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How To Make A Dart Jump Stroke - And Other Tips

Help To Get The Cue Ball High Into The Sky

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dart jump stroke,dart jump strokes

Jump, everybody, jump!

Photo (c) Matt Sherman, licensed to About.com, Inc.
Help today with jump shots, those lovely little things that can get the cue ball out of trouble, or else deepen your woes. Tips follow that are applicable to regular jump shots and dart jump strokes also:

*Hit the cue ball hard to execute a full jump shot like an expert.

*A forceful follow stroke will make a cue ball jump into the air whether you want it to or not. Be warned and aware that topspin on a break stroke often causes the cue ball to leave the table after it contacts a cushion.

*Despite giving the ball a hard strike, shoot with a stroke arm allowing the cue stick to slip out of the way after impact so you don't trap the ball on the table as it begins to take off.

*Fine pool cloth like Simonis, makes it more difficult to jump a cue ball. A thicker cloth will provide a better cushion for the ball instead.

* To jump one full ball from only one ball's distance away you'll need to elevate to 85 degrees or so.

*Newton's Third Law taken for billiards states that when an object exerts a force on a second object, the second object pushes back with equal force back on the first object. This will help you to play better jump shots if you remember you are trying to force the cue ball down into the table bed to jump it into the air rather than scoop up or snatch at the ball. Hit downward on the ball and it will jump away and into the sky!

* To jump with draw, try aiming just off the top of the ball at a 35-degree angle. For more forceful draw, change to a 45- or even a 50-degree angle. Most players say they are at 45 when they are far closer to 30 and will need to get onto their tiptoes to make enough angle to jump with draw. Stand on your toes mostly with the foot matching your stroke arm (left foot for lefty shooters and vice versa).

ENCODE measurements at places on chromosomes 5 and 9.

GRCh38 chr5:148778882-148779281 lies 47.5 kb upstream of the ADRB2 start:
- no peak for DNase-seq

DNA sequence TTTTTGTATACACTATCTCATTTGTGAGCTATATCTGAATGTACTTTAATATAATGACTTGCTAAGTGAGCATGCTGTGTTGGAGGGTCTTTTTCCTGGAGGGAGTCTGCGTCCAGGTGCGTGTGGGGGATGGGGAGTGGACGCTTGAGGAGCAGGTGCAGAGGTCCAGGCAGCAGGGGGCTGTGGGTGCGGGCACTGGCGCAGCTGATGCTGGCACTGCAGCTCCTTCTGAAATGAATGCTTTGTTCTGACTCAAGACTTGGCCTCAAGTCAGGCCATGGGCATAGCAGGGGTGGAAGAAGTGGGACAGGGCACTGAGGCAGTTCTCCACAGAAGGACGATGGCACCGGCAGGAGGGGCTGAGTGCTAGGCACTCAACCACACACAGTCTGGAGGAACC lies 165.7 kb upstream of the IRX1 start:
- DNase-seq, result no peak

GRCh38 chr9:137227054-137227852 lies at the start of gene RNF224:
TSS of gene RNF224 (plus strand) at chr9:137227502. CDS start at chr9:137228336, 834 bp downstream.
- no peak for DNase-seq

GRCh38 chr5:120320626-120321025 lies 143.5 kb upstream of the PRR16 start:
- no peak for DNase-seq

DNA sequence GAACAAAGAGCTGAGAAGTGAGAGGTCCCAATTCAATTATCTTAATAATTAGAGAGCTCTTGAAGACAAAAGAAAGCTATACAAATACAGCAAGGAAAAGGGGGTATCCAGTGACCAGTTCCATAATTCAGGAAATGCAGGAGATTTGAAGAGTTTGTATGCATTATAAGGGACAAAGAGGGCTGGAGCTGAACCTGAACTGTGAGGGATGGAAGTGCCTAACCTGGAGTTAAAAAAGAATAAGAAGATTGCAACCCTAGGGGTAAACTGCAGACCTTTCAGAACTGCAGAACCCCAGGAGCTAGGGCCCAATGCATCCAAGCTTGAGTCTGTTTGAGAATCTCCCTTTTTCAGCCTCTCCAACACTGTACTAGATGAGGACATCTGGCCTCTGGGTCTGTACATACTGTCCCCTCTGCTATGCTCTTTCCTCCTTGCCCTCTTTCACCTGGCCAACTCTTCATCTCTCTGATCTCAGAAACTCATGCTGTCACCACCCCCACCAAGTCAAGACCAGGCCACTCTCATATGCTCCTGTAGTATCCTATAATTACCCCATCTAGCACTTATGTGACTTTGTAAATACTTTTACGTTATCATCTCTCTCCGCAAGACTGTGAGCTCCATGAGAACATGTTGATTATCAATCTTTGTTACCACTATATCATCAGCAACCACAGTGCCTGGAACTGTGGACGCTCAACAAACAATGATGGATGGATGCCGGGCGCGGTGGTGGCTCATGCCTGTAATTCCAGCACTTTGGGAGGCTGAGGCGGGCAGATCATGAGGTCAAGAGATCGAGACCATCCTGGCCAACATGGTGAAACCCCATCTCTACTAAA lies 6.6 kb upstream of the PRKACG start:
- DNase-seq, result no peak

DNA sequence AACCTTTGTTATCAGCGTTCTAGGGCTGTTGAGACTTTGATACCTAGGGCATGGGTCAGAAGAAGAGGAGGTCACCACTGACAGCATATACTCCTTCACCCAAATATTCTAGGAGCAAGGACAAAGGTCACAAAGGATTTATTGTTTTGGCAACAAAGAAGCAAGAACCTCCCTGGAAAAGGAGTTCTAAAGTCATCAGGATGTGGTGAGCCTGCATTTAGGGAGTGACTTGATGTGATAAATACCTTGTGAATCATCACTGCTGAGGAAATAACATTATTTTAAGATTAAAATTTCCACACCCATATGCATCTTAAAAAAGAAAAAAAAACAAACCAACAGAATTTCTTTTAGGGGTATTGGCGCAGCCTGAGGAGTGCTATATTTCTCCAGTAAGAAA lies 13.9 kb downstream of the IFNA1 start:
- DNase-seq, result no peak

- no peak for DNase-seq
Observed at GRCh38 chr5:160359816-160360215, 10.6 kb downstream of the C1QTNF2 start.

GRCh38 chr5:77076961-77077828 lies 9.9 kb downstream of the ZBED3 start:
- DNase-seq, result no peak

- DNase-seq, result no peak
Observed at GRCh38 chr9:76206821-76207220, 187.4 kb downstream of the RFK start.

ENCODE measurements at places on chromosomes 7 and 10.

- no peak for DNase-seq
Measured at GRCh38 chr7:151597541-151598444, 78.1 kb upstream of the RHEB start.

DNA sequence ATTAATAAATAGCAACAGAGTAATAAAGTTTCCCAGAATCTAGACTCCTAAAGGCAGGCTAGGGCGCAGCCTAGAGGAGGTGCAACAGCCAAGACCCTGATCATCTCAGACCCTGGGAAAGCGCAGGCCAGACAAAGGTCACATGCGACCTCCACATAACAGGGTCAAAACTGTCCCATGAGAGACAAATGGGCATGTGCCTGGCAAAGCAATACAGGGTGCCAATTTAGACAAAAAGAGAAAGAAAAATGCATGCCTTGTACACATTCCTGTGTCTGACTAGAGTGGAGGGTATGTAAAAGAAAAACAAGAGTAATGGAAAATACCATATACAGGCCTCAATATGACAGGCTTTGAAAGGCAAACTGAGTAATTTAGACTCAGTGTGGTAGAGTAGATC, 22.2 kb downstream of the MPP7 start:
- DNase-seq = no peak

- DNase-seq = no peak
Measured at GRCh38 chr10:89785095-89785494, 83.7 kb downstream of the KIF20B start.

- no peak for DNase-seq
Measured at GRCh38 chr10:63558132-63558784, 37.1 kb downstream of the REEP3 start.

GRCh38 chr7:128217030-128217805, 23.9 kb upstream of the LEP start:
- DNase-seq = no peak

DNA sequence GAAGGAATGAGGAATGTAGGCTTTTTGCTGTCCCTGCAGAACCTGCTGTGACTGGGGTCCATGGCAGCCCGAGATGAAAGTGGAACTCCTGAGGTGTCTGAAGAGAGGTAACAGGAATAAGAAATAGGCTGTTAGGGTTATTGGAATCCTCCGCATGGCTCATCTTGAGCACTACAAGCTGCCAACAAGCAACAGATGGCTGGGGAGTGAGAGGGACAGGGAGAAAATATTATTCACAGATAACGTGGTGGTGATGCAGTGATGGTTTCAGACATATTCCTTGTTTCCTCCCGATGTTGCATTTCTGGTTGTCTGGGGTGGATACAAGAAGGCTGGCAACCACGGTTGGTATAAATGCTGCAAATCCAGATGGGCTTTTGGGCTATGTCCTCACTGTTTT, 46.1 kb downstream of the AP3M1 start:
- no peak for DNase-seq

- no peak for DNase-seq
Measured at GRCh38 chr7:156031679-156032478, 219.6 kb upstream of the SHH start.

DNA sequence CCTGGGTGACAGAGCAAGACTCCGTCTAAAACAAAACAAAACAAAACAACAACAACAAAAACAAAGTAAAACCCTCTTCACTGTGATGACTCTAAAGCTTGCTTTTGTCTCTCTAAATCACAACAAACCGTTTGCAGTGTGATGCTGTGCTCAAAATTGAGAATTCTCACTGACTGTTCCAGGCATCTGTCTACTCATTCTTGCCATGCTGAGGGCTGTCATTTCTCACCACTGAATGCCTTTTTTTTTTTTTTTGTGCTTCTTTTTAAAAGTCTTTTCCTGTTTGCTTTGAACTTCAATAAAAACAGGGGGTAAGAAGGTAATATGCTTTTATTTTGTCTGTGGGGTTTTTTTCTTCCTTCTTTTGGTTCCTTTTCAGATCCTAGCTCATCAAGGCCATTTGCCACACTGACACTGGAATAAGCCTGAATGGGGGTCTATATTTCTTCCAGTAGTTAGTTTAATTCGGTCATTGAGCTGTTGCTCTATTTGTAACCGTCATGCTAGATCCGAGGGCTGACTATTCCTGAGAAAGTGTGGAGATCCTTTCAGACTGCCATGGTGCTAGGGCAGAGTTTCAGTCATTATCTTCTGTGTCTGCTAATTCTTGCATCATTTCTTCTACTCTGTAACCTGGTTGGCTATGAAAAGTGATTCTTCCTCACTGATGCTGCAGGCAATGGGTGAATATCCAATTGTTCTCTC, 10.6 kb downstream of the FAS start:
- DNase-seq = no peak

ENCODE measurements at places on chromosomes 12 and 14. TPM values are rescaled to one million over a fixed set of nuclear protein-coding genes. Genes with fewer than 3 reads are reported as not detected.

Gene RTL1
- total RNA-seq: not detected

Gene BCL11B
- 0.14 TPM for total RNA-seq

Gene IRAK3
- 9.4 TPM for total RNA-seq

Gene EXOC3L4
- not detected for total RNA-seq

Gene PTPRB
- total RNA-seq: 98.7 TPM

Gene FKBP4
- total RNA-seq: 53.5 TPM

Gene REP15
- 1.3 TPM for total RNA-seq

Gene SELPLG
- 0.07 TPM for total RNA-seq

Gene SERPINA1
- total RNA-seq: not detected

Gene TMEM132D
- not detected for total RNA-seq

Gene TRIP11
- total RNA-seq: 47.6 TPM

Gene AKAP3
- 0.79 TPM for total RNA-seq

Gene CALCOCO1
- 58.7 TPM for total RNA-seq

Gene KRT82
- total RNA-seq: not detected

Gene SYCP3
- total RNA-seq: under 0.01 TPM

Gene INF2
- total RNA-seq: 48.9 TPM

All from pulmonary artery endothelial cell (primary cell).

*I like what The Drill Instructor teaches about the need to own a jump cue stick. He says, "Are jump cues unneeded tools when your cue ball is caught in a trap? Are sand wedges extra for golfers caught in sand traps?"

*The cue ball will jump at a near equal angle to the stroke. Elevate your cue stick for sharper jumps or lower it for lower jump shots.

*And on those low shots where height is not of paramount concerns, try this move. When you connect your cue tip with the cue ball's surface, aim a tiny bit below center and press down on the cue stick toward the billiard table with your stroke hand. When you throw it down, it should jump to at least the level of the height of the tip of your cue. Press on that ball as you hit it/through the hit/through the cue ball.

*There are two basic ways to stroke a jump shot. 1) Mimic a pendulum or pendulum-like motion, much like a normal shot taken from a level place in the regular stance. 2) Use a dart stroke for shots taken at 45 degrees or greater. Grip your cue as you would a dart, elbow below the stroke hand and cue stick with the thumb and two fingers cradling the cue up high.

The dart grip yields elevation of your cue for high jump shots. Grip and "throw" the cue like a dart thrown to a dart board. Stand erect and sidesaddle to the table. Use an open, elevated bridge hand or in some cases, a mechanical bridge.

Spread your bridge fingers and place a little weight on them. It helps to elevate the back of your bridge hand. Your stroke hand will be near your face close to your jaw or mouth.

As mentioned above, this will be a strong stroke taken with a loose grip. Contrary to what you may think, the lighter the grip, the better.

Strike the cue ball slightly below center or you may get unwanted sidespin somewhere in the shot. Nor do you want to scoop the cue ball low for an illegal stroke or hit too high and trap the ball against the slate bed, ruining the shot.

Keep your eyes on the cue ball through the stroke. Focus on hitting dead center or just slightly below the center. By center, I mean the center line facing the player and running through the absolute center of the cue ball (the peach pit of the peach, not center ball taken on the outside of the cue ball).

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